I finished my work out, and as usual, I went over to see my mom and to ask if she needed help with any light chores before I went home. After helping with a few things, she offered me some of the breakfast she was making. While I enjoyed it, I said, ‘Mmm, equal payment for a hard day’s work.’ My mom paused and then retorted, ‘I thought your trainer was equal payment.’ This small interaction was the catalyst for my wife and me to not only move across the country, but it initiated me to decide to go No Contact with her.
I hope this details just some of what I experienced in terms of emotional and psychological abuse, but believe me when I say there are countless other examples that happened over the 28 years before going No Contact.
After moving away, I decided to see a licensed therapist to see if I could get more guidance. My therapist not only confirmed everything I experienced but after I told her my story, she indicated my mom had carefully and meticulously placed me in a trance, not unlike a magician can hypnotize their volunteer. My mom had spent years replicating the same manipulative behavior, reinforcing the same insecurities, highlighting the same expectations, and rejecting all accountability. Decades of this abuse caused me to distrust myself completely.
Even though my therapist was doing a wonderful job of helping me understand everything that happened to me and coming to terms with it, I was struggling with the stress and anxiety involved with actually going No Contact. I was thrilled to be getting help and it lifted a huge burden off me, but I still needed something more to help with the stress. I struggled with being overweight my whole life as I mentioned. I ate too much and I used food as a coping mechanism during all those years.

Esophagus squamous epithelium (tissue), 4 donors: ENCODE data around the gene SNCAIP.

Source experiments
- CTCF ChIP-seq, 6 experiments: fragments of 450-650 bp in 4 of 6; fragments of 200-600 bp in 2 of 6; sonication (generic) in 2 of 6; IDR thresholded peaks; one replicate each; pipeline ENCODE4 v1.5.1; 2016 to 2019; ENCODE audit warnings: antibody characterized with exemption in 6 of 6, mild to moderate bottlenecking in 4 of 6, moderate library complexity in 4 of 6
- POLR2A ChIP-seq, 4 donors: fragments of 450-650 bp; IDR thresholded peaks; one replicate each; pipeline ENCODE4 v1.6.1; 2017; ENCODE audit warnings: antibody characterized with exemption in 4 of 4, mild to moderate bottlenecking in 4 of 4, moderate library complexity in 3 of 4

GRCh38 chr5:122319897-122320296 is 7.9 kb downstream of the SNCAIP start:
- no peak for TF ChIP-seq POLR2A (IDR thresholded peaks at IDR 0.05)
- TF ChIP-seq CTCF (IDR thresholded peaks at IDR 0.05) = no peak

Unfortunately, I decided to allow drinking alcohol to become that new outlet. At first, the drinking allowed me to relax and just unlock some of those dormant thoughts. It allowed my wife and me to share and connect over something that had affected us both very deeply, but it quickly spiraled for me into an uncontrollable urge to block out the pain. I drank too much, too often, and I put myself and my family at risk. I woke up hungover one morning and realized if I didn’t stop, I might not wake up next time. I’ve now been sober for 3 years.
But here’s the good news. While I may have hit my rock bottom AFTER going no contact with my mother, if I had never done so, I know my mom would have enabled all of my addictions just like she had with my food addiction. She would have found any excuse to keep me with my vices if it meant keeping me close to her. I hit my rock bottom, but I pulled myself back out. I made bad decisions, but for the first time in my life, they were my own choices and not ones my mom made for me. I learned my own lessons and chose to do things differently.
My wife has supported me tirelessly through this entire process. She’s been there for the ups and all of the downs. She initiated awareness about narcissism and never let me doubt I was being abused and deserved more. Don’t doubt for a second you owe anything to your friends and especially not your family. It does not matter what label they try to place on it, abuse is abuse. You deserve to be safe and you deserve to be happy.”
This story was submitted to Love What Matters by Michael Peterson of Raleigh, North Carolina. You can follow his journey on Youtube, Instagram, and Twitter. Submit your own story here and be sure to subscribe to our free email newsletter for our best stories, and YouTube for our best videos.